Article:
Australia — YALLINGUP residents are among the first to trial a new bushfire warning system.
During the next few months, they will test the Sentinel Alert emergency warning system, and will soon start receiving test messages on alarms installed at their properties.
Vasse MLA Troy Buswell officially launched the trials at Dunsborough on Friday, praising the retired Yallingup electronics engineer who was spurred to invent the technology when fire threatened his neighbourhood in March 2009.
As the local member for one of Western Australias most fire-risk regions I applaud Ray Datodi and his dedicated team for their unswerving commitment to community protection via the communication medium of Sentinel Alert, he said.
Using a combination of satellite and wireless technologies, the Sentinel Alert system enables individual household alarms encoded with GPS to be activated by authorities. When triggered, the alarms sound and display relevant information, including the location of the blaze and instructions for evacuation, on a screen.
Trial participant and South West MLC Barry House said the unique system would help improve the safety of residents in fire-risk Yallingup.
Growing up in the area I recall several large, frightening bushfires as a kid, he said.
With development over the years, the risks of uncontrolled fires are even higher.
South West Development Commission (SWDC) CEO Don Punch said Sentinel Alert had been designed to work alongside existing emergency warning systems and had the potential to be used in a variety of emergency situations.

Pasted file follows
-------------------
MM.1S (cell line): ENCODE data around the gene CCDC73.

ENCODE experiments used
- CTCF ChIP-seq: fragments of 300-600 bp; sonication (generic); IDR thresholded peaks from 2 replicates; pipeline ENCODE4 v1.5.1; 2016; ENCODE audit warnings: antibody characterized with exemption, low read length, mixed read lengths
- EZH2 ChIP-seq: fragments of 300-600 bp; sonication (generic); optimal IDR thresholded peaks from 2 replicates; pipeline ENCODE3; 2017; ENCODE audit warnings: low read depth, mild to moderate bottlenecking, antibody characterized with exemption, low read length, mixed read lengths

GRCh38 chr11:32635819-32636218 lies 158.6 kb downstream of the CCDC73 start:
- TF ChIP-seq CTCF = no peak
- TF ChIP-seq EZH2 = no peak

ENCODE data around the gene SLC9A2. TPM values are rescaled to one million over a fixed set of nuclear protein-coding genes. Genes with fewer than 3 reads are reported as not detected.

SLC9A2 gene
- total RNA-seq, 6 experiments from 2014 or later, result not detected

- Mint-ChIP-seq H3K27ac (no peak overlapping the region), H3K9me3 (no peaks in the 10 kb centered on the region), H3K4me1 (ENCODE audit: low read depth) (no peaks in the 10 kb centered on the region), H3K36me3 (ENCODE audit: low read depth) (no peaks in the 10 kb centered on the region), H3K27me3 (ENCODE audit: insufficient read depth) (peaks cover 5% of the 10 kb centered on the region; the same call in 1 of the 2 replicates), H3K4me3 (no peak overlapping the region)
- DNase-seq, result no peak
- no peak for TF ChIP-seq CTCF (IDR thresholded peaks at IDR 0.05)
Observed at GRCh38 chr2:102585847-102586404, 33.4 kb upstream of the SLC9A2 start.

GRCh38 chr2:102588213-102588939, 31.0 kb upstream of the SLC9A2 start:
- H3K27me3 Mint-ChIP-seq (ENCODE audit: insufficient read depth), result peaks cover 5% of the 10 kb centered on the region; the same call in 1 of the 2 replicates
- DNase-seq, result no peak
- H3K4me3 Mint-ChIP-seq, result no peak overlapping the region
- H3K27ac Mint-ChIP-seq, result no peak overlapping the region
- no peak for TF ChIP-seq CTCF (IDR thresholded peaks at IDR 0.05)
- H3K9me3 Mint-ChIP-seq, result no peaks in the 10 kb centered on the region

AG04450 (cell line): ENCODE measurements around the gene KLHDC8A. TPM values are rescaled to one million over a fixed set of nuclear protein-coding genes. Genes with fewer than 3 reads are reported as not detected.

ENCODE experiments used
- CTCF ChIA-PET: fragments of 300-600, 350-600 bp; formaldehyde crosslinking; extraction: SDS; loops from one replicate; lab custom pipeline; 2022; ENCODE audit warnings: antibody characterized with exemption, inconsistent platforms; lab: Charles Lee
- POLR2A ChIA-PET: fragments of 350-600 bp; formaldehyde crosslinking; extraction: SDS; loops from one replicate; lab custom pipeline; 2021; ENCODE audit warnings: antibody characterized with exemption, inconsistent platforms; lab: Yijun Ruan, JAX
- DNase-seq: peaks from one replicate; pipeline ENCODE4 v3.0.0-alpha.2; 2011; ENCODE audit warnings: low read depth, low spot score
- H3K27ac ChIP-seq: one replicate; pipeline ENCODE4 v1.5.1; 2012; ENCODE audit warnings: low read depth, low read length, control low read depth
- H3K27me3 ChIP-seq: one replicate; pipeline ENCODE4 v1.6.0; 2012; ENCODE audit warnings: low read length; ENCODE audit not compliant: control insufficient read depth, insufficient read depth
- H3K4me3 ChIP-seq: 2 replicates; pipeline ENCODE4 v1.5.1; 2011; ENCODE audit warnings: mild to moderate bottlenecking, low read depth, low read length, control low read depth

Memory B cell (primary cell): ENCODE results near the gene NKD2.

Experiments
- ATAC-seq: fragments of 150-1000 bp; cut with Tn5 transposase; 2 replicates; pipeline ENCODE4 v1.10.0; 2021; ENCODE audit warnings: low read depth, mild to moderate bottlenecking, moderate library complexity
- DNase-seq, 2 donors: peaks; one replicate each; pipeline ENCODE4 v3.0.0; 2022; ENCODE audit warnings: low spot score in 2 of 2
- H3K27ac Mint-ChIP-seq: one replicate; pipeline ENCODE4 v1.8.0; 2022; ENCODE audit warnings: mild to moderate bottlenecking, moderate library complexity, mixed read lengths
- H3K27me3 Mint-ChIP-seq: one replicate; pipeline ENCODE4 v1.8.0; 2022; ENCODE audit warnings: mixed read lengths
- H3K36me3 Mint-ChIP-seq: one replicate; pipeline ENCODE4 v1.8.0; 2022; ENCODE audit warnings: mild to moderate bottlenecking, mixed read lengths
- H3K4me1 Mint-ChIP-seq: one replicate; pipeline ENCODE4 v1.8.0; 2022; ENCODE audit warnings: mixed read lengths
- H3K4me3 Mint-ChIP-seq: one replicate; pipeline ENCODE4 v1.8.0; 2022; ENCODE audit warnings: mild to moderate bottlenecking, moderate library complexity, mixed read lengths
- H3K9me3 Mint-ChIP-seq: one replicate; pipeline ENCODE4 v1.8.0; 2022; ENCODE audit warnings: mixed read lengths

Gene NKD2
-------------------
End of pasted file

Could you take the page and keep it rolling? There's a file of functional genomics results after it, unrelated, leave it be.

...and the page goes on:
Because the system enables authorities to pinpoint the buildings they want to alert, there is scope to use Sentinel Alert in other situations, he said.
The commission sees public interest in further enhancing the way people are warned of emergency situations in remote and regional bushland areas.
SWDC has provided practical assistance for the Yallingup trial, but has also allocated $95,000 to enable a larger trial to go ahead at Jalbarragup in the Shire of Nannup.
Inventor Ray Datodi said a small-scale, proof-of-concept trial had taken place in Yallingup in March 2010.
Once the trials are complete and we have proof of both the value and the engineering of the system, we will present a publicly available report to the relevant authorities for them to consider enhancing public safety by wide scale implementation of the system, he said.